Welcome to Money Mondays! April is widely recognized by the financial industry and various consumer protection groups as National Financial Literacy Month, and in honor of it we’ll kick off each week with posts about a variety of hot topics in personal finance as well as resources to help reporters tackle them.
Some financial matters span every age range, while others tend to affect people in specific life stages. We’ll follow that theme and start the month off with some story ideas for finance as it relates to babies, children and teens.
Money is an issue even before birth; the U.S. Department of Agriculture recently published a new Expenditure on Children by Families report and projected that parents will spend an average of $241,080 to raise a child born in 2012. That’s a daunting figure and of course real-life spending varies wildly, but you might parse the averages in various categories (shelter, clothing, school, etc.) and get area budget experts, money-smart bloggers and other pros to offer tips for painlessly paring the tab.
A fun round-up of babysitting rates in various districts and neighborhoods might be a good tsk-tsk feature and a heads-up for teenage entrepreneurs; I’m talking casual parents-night-out or after-school sitting vs. day care and was shocked to hear parents recently saying they’re resigned to $50 in babysitting bills for an evening out. What are the variable rates depending on number and ages of the kids being watched, whether meal preparation or late-night stays are involved, etc? Maybe bartering with prospective sitters might be one way to economizing; trading tutoring or term-paper editing, or cooking or the use of a gadget, in exchange for date-night child care.
Many parents these days know the importance of reading to infants, what how about developing a child’s money sense?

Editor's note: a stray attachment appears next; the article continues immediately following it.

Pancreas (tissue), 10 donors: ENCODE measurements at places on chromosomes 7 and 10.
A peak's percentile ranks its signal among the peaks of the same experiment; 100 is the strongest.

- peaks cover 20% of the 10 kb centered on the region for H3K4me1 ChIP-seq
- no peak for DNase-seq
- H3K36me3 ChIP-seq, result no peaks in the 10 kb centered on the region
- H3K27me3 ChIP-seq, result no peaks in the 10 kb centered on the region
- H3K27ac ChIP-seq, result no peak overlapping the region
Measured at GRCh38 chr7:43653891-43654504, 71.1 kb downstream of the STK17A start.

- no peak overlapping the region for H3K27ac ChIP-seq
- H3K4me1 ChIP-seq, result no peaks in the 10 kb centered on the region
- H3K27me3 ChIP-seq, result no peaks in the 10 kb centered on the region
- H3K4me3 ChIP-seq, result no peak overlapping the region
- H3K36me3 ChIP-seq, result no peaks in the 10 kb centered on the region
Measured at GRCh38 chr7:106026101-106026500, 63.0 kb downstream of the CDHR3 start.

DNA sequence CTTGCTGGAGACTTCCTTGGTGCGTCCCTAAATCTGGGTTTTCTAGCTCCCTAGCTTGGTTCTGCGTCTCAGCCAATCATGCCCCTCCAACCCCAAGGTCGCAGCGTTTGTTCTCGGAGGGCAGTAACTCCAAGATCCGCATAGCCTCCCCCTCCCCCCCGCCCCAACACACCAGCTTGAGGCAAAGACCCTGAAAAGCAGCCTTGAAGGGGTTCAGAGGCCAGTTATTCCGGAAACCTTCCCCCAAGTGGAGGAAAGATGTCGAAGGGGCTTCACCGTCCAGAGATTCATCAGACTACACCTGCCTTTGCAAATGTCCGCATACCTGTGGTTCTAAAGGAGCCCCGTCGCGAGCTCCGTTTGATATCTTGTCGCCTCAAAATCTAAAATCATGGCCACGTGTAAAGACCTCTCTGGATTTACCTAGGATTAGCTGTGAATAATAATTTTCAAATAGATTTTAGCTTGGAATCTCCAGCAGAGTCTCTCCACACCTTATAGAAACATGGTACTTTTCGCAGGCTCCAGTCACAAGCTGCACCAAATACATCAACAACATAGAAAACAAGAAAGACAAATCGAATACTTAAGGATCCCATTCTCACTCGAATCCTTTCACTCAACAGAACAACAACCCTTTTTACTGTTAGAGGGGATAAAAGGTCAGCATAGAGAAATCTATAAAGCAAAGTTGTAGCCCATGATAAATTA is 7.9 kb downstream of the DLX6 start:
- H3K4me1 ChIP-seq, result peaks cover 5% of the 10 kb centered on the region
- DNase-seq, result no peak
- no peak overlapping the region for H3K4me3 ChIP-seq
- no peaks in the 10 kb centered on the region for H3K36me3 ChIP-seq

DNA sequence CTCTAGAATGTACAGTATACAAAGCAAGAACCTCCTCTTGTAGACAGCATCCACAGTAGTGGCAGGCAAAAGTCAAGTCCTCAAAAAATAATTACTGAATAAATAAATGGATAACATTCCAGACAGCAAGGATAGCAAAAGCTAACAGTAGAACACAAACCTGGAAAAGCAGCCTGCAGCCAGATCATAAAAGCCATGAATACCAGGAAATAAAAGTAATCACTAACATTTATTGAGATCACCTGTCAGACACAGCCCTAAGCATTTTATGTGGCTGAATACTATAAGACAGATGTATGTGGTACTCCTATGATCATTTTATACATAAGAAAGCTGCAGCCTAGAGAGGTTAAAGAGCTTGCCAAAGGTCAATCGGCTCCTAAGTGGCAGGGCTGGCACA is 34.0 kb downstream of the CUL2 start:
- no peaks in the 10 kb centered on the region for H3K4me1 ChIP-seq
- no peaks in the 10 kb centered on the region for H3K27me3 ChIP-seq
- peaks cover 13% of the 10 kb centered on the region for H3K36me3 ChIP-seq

Sometimes frivolous-seeming features can underscore why so many adults grow up to be challenged in financial matters. I once roamed a big chain toy store looking for games and toys that taught kids about money. No dice; a tiny vending machine took money to dispense fake food, dress-up purses held baby cells phones to ingrain personal connectivity but with no mention of the monthly tab, and fashion dolls had glamorous occupations like “shopper” and cruise-ship passenger; none were accountants, financial planners or budget manager. Instructional videos, flash cards and “educational” toys weren’t much better. Though a recent search did turn up a “Trip to the Credit Union” coloring book, which is a start.
Not to sound like the Grinch, but since financial stumbles can affect a person’s choices in education, career, lifestyle and even relationships you might want to talk with educators about what’s lacking in personal finance messages for kids and teens, and try to find some programs in your area that fill the need. The Jump$tart Coalition can put you in touch with member agencies in your state, and here’s an enlightening map of state financial education requirements; you will see that many states have none. Ask legislators and education department officials about the gap.
Tips for making allowances a learning tool, early investing opportunities (yes, kids under age 18 can open a traditional or Roth IRA), gadgets and apps that teach children about money skills, all are components of useful stories that help families fill educational gaps.
The National Credit Union Foundation sponsors Biz Kid$, a TV show that teaches young people about entrepreneurship and basics like credit, spending and the stock market; check with your local credit union about other outreach to teens and children.
Teen earning, spending and saving are interesting topics, especially in recent years when the percentage of employed teenagers has plummeted; according to the latest Bureau of Labor Statistics Employment Situation report, the participation rate in the workforce of those age 16-19 is only about 32 percent. The Las Vegas Sun says youths encountering a bleak jobs market “might be permanently scarred” with reduced earning power following them for a lifetime. What jobs fairs, workshops and other opportunities are out there for teens?
And are they working for pocket money or to contribute to household necessities? What tips do financial planners have for youth; this is a good time to illustrate the wonder of compound interest for those in a position to put by a few dollars. College choices loom too; have a planner outline the lifelong consequences of, say, doing the first two years of undergrad on a pay-as-you-go basis at the local community college vs. the four-year schools teens in your area favor.